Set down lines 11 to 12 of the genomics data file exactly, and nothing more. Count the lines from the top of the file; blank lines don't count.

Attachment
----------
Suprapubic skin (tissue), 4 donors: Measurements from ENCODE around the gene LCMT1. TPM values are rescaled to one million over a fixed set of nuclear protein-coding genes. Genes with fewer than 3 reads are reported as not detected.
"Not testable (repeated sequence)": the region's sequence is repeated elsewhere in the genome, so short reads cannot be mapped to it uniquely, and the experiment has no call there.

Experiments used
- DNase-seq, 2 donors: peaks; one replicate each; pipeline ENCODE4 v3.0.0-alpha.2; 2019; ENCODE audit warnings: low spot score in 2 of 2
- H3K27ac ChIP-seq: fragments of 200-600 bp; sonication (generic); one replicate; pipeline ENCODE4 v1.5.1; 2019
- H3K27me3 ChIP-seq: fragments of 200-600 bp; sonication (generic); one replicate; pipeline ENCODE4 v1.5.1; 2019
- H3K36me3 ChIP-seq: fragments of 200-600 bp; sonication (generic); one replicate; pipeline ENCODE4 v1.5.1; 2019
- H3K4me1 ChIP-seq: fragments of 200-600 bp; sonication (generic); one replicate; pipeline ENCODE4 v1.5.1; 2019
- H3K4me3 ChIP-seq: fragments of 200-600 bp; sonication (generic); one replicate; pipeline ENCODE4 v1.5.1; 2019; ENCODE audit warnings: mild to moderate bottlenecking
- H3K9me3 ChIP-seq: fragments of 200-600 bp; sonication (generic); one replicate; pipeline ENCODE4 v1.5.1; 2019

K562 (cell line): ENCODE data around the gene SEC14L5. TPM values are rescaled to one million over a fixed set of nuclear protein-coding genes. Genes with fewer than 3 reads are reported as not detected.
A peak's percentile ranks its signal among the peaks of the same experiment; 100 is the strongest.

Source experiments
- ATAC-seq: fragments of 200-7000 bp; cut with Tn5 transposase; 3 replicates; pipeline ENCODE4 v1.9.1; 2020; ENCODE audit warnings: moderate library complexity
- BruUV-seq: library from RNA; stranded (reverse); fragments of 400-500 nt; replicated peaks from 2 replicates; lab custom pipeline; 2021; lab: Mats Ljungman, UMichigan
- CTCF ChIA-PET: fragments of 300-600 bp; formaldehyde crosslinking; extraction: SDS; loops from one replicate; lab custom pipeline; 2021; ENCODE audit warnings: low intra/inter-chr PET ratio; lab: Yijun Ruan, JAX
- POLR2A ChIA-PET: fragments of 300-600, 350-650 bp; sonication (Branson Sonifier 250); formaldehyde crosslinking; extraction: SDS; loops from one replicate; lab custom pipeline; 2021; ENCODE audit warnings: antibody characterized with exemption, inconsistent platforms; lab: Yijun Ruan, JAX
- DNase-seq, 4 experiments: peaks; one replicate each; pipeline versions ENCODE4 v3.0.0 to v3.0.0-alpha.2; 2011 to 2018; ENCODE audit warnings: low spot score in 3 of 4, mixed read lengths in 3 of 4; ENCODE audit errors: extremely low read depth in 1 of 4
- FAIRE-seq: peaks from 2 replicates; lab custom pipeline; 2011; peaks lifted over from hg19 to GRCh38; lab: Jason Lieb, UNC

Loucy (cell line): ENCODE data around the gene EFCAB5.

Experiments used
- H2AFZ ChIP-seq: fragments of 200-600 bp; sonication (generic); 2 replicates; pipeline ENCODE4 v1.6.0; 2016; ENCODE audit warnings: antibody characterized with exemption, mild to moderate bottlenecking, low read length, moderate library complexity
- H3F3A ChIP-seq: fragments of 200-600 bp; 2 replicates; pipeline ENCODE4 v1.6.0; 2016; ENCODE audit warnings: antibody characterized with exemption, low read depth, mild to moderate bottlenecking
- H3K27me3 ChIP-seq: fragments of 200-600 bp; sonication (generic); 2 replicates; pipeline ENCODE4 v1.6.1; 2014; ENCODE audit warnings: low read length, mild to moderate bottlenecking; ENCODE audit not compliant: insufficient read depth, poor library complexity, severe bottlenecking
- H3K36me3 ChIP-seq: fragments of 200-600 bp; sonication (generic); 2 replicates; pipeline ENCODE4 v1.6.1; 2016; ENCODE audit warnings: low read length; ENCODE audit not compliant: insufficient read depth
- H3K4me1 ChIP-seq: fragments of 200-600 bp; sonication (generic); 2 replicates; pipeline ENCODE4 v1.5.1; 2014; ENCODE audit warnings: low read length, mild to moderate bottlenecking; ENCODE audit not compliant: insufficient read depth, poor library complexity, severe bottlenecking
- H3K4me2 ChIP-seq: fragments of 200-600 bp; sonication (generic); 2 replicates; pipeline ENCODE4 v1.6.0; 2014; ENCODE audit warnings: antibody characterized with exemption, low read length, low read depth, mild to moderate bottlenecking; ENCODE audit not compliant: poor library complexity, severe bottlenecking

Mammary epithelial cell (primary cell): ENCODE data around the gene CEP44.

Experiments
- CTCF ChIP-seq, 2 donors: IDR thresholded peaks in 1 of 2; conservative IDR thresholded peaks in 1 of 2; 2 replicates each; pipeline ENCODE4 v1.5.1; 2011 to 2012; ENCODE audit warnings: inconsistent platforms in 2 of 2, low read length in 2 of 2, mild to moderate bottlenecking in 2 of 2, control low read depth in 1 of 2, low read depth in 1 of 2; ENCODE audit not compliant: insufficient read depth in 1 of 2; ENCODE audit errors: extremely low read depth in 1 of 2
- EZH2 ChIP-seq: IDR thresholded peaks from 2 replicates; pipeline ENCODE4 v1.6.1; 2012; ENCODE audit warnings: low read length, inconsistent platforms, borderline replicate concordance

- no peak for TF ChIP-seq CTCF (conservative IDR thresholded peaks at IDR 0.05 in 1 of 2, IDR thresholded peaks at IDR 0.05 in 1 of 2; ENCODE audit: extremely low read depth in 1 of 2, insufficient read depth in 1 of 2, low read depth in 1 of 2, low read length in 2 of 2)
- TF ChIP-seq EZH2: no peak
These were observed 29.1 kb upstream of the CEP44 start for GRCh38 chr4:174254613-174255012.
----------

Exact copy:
K562 (cell line): ENCODE data around the gene SEC14L5. TPM values are rescaled to one million over a fixed set of nuclear protein-coding genes. Genes with fewer than 3 reads are reported as not detected.
A peak's percentile ranks its signal among the peaks of the same experiment; 100 is the strongest.